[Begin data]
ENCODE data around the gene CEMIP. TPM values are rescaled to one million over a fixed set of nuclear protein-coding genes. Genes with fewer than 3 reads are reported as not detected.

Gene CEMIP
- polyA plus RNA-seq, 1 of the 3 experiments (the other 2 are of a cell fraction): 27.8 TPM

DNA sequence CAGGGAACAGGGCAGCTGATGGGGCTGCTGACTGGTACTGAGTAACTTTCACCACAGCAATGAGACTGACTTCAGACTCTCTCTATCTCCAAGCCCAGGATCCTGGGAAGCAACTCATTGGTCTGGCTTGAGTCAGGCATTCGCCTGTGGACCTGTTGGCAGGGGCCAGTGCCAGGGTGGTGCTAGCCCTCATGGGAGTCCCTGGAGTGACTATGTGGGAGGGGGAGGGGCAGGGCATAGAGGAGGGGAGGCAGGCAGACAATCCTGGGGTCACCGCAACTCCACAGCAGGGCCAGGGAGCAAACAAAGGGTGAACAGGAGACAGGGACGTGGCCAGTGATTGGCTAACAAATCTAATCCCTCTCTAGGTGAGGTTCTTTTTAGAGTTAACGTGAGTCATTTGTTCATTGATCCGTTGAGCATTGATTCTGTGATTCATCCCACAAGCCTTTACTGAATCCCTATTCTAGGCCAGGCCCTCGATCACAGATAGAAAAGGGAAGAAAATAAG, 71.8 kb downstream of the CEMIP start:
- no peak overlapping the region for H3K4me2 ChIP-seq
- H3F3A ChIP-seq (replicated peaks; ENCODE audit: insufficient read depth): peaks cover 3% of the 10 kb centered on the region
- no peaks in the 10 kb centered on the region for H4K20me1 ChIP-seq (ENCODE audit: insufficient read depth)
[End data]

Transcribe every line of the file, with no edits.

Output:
ENCODE data around the gene CEMIP. TPM values are rescaled to one million over a fixed set of nuclear protein-coding genes. Genes with fewer than 3 reads are reported as not detected.

Gene CEMIP
- polyA plus RNA-seq, 1 of the 3 experiments (the other 2 are of a cell fraction): 27.8 TPM

DNA sequence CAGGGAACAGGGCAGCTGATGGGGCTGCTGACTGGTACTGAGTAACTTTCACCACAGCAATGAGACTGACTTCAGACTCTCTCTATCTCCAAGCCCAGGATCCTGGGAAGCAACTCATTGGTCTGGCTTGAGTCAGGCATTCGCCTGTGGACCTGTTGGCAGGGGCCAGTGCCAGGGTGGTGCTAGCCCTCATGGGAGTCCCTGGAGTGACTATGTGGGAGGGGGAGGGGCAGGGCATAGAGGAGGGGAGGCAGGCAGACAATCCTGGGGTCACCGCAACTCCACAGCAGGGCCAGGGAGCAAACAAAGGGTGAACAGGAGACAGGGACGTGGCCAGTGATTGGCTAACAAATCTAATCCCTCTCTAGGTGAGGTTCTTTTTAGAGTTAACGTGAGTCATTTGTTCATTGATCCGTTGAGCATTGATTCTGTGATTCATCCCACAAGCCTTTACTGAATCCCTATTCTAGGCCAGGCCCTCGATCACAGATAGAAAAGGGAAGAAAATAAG, 71.8 kb downstream of the CEMIP start:
- no peak overlapping the region for H3K4me2 ChIP-seq
- H3F3A ChIP-seq (replicated peaks; ENCODE audit: insufficient read depth): peaks cover 3% of the 10 kb centered on the region
- no peaks in the 10 kb centered on the region for H4K20me1 ChIP-seq (ENCODE audit: insufficient read depth)